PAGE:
Election Special: Empathy and Immigration Policy

Jamaican immigrants to Britain in 1948 arriving off the ship Empire Windrush, which carried the first large group of West Indian immigrants following World War Two.

The upcoming British general election on May 6 raises the possibility for a new dawn in empathy-based politics. Or not. My review of the election manifestos of the major parties – Labour, Conservative, Liberal Democrat and Green – reveals that the word ‘empathy’ is not mentioned a single time in any of them (out of a total 356 pages of text). This is rather different from the last US presidential election, when Barack Obama mentioned ‘empathy’ in almost every speech he made.

Of course, you can’t judge politicians or parties on the basis of how often they use a particular word. So let’s turn to a concrete policy area and see what the parties have to say. The one I’m choosing is immigration. This is because it is a litmus test of an empathetic approach to politics. National borders are dangerous because they frequently act as the boundaries of our moral universes; it is easy to care more about our fellow citizens than about people who live in far away places of which we know little (which is why we sometimes drop bombs on them or let them starve to death). But empathy is not a matter of what passport you hold; it must extend beyond borders to all human beings. A compassionate immigration policy demonstrates empathetic values in political practice.

Unsurprisingly, the two major parties reproduce the clichéd and scare-mongering image of immigrants stealing local jobs, bleeding the welfare system dry and causing crime. The Labour party doesn’t start well by combining ‘Crime and Immigration’ together in a single section in their manifesto. They then say they will adopt a new points-based system to control the menace of ‘rising immigration’. The Conservatives take a similar line, stating ‘immigration is too high and needs to be reduced’, and that ‘we do not need to attract people to do jobs that could be carried out by British citizens’.

Both the Liberal Democrats and Greens have a more empathetic position. They say they will end the detention of children in immigration detention centres, and will offer an amnesty for immigrants who have been living illegally in Britain for several years with a clean record, with the prospect of gaining the legal right of citizenship. The Greens also note that 5 million British people live abroad, so it would be hypocritical to make the country a complete fortress.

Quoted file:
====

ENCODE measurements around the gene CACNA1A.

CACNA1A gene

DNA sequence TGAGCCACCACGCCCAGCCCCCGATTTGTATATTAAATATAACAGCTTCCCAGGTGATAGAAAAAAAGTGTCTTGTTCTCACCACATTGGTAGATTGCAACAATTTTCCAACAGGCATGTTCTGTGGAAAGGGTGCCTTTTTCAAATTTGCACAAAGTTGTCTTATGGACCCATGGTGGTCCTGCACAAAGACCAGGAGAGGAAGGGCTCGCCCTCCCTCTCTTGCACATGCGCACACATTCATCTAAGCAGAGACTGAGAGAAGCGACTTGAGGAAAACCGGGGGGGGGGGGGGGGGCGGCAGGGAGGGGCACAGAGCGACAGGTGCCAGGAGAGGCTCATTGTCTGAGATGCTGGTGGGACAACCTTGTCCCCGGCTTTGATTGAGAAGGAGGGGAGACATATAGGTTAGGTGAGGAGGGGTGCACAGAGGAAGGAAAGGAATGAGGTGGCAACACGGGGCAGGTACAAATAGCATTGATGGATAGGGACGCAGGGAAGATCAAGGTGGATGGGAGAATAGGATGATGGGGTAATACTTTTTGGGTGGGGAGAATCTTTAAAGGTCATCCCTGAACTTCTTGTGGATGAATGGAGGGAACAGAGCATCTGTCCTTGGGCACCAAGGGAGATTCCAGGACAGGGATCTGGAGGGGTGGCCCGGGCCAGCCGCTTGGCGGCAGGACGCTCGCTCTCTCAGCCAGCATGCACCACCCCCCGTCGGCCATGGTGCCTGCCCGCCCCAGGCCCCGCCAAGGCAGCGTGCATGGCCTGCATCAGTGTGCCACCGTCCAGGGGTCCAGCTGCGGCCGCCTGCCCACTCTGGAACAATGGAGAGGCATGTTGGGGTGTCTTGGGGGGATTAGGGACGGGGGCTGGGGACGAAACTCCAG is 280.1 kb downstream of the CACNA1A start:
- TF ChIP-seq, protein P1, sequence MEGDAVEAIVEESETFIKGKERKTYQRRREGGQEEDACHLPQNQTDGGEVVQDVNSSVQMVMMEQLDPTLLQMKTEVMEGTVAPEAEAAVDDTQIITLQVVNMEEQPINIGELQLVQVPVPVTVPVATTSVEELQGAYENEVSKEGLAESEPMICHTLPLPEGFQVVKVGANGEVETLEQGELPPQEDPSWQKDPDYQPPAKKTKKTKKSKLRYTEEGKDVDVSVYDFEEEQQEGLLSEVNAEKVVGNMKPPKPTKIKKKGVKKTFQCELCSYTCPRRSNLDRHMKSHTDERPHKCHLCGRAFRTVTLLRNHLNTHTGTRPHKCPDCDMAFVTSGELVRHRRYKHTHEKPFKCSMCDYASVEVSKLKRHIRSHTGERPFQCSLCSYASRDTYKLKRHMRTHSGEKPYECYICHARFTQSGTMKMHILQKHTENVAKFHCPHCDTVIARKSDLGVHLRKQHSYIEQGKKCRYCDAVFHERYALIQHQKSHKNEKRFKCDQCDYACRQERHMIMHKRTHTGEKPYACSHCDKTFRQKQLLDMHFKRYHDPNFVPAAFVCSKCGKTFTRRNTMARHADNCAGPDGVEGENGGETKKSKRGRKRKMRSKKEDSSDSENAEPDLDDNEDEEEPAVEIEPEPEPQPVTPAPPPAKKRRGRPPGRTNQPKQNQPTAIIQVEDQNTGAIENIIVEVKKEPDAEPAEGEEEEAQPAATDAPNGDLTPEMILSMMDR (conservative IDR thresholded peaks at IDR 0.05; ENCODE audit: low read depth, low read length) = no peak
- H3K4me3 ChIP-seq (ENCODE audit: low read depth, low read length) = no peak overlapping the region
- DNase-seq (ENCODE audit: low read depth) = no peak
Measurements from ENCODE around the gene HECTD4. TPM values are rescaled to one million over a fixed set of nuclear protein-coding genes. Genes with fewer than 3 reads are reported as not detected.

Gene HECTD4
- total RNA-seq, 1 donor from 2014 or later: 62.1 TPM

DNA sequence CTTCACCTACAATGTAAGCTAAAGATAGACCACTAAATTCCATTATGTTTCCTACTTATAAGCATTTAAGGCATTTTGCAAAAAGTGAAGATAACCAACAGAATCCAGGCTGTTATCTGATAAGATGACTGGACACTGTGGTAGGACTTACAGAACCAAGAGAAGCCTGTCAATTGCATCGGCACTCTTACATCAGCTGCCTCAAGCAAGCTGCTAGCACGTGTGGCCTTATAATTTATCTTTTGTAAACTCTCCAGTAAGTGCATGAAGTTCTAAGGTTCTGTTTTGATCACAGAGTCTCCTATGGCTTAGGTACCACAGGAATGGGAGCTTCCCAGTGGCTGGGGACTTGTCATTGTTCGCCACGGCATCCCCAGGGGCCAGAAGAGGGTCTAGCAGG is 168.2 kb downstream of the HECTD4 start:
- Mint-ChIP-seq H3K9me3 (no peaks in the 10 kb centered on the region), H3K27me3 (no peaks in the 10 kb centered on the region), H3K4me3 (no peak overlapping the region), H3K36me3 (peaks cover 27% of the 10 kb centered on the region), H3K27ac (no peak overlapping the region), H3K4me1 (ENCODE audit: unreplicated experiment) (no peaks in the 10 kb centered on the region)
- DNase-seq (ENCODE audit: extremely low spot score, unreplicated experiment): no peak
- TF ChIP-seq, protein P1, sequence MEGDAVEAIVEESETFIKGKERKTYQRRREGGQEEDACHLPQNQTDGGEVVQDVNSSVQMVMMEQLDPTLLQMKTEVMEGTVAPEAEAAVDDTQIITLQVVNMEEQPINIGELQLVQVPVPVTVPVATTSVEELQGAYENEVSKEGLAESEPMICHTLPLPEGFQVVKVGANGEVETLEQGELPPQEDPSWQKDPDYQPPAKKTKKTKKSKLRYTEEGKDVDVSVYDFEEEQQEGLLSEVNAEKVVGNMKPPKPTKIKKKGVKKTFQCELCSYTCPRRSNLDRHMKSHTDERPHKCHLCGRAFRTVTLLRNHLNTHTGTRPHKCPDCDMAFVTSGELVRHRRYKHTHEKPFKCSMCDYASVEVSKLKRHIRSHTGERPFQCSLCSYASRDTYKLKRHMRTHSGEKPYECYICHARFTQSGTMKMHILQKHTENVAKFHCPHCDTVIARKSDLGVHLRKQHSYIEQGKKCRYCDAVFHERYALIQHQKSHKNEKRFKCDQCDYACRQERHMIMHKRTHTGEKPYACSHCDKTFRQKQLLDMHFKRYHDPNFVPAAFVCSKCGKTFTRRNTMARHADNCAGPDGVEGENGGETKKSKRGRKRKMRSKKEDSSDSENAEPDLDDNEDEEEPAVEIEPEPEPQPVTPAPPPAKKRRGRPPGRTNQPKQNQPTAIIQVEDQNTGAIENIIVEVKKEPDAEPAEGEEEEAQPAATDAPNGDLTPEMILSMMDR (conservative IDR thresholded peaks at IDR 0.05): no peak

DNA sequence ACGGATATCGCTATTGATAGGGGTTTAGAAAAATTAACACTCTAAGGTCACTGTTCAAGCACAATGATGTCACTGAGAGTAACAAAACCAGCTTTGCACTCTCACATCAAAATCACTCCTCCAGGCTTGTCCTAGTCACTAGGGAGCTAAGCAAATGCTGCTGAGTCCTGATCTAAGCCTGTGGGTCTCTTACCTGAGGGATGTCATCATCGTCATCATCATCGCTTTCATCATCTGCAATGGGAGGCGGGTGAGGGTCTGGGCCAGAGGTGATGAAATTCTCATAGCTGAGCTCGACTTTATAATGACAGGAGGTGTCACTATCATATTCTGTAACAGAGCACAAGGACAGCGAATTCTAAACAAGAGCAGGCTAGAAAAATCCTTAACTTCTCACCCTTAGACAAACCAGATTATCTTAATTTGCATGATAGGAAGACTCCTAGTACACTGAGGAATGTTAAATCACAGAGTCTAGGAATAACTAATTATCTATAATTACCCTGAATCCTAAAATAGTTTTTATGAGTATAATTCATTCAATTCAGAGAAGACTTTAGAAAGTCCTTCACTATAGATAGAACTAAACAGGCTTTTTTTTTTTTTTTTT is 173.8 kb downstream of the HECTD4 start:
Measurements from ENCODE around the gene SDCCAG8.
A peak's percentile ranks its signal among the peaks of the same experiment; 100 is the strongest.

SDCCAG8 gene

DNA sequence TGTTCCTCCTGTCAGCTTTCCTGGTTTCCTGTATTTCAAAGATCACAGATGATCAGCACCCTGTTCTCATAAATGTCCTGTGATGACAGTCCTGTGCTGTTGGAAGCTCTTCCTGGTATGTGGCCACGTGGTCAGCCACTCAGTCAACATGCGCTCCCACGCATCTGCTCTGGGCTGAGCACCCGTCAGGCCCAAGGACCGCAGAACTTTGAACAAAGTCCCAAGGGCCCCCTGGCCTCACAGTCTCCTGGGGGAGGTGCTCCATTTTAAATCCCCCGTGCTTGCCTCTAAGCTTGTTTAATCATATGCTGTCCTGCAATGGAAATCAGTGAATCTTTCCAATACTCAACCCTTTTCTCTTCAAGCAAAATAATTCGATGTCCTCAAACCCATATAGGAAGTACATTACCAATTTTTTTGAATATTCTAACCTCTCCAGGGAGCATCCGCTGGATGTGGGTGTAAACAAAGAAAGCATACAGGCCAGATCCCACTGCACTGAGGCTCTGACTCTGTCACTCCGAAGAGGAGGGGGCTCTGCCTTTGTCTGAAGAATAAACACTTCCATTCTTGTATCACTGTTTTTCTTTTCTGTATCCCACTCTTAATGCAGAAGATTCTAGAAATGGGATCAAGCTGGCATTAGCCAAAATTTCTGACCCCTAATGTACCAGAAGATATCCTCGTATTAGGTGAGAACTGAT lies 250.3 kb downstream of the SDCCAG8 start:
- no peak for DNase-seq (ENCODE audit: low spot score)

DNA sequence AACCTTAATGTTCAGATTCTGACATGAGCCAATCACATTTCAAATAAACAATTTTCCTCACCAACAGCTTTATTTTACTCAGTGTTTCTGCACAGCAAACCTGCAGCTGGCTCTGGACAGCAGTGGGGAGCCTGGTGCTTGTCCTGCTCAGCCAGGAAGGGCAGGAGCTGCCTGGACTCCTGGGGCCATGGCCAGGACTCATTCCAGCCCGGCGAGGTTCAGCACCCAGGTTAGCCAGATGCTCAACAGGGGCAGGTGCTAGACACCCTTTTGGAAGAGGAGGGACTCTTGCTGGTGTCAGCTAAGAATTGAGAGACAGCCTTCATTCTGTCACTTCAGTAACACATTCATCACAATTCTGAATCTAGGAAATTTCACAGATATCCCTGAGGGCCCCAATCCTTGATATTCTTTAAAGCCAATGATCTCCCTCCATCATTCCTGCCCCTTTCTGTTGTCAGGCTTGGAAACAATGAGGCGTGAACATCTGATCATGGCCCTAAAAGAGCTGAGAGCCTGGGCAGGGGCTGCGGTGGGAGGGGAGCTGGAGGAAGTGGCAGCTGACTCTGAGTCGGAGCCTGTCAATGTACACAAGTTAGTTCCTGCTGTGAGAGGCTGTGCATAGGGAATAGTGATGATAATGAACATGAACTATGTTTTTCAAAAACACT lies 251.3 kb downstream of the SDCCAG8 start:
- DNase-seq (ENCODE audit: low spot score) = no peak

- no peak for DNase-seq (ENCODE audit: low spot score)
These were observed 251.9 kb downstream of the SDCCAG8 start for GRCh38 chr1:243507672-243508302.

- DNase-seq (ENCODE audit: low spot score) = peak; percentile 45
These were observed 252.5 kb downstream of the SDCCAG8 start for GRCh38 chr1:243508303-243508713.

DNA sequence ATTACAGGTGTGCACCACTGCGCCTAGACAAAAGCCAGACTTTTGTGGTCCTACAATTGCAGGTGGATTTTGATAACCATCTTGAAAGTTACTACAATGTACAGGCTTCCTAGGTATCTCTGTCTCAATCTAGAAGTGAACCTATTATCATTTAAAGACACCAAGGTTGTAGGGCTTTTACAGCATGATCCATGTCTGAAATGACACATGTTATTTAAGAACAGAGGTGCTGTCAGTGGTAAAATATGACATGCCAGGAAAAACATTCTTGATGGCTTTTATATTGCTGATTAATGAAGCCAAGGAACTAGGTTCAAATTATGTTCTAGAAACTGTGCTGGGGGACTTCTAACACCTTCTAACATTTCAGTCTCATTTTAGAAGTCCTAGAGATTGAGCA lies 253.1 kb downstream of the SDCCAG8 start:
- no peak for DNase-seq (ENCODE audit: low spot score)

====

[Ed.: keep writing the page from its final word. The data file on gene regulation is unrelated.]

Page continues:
Nick Griffin, leader of the neo-fascist British National Party: 'I want to help stop the immigration which is destroying this and every other white nation in the world'.

The neo-fascist British National Party has the most extreme policy position, calling for ‘a halt to the immigration invasion’. Immigrants, they believe, ‘totally swamp the existing people…destroying their communities.’ This is consistent their wider stance on international development issues: ‘Let them sort it out for themselves, it’s got nothing to do with us’. The BNP claim that the major reason people support them is due to their vociferous opposition to immigration. But a recent report by the Institute for Public Policy Research (IPPR), Exploring the Roots of BNP Support,  shows this to be a falsehood:

‘The British National Party (BNP) frequently suggests that it attracts support because it is the only party to take into account communities’ ‘real’ experiences of immigration. IPPR has explored whether or not this is the case by looking at the roots of BNP support across 149 local authorities. We conducted regression-based analysis to see whether or not high levels of immigration do raise communities’ support for the BNP, or if other variables – such as political disengagement – are important.

Our findings suggest that areas that have higher levels of recent immigration than others are not more likely to vote for the BNP. In fact, the more immigration an area has experienced, the lower its support for the far right. It seems that direct contact with migrants dissuades people from supporting the BNP. For example, of the 10 local authorities in which the BNP gained most support in the 2009 European elections, nine had lower than average immigration.’

This tells us something important about empathy. The report suggests, in effect, that having ‘direct contact’ with immigrants makes us more empathetic towards them. This contact might come through talking to them at the local shops, discovering that your six-year-old’s best friend is an asylum seeker, or simply seeing new immigrants trying to get on with their lives just as you are doing. The broad political implication may be that banging the anti-immigration drum is not as much of a vote winner as the political parties think.

Even an empathetic immigration policy is not, however, enough for any party to win my vote. Empathetic politics requires a radical decentralisation of power to close the gap between governors and governed, creating a level of citizen participation in decision-making that no mainstream party is ready to contemplate.

For some of my more general thinking on what is wrong with modern democracy, see my essay Mortgaged Democracy, originally published in the Routledge Encyclopedia of Democratic Thought.

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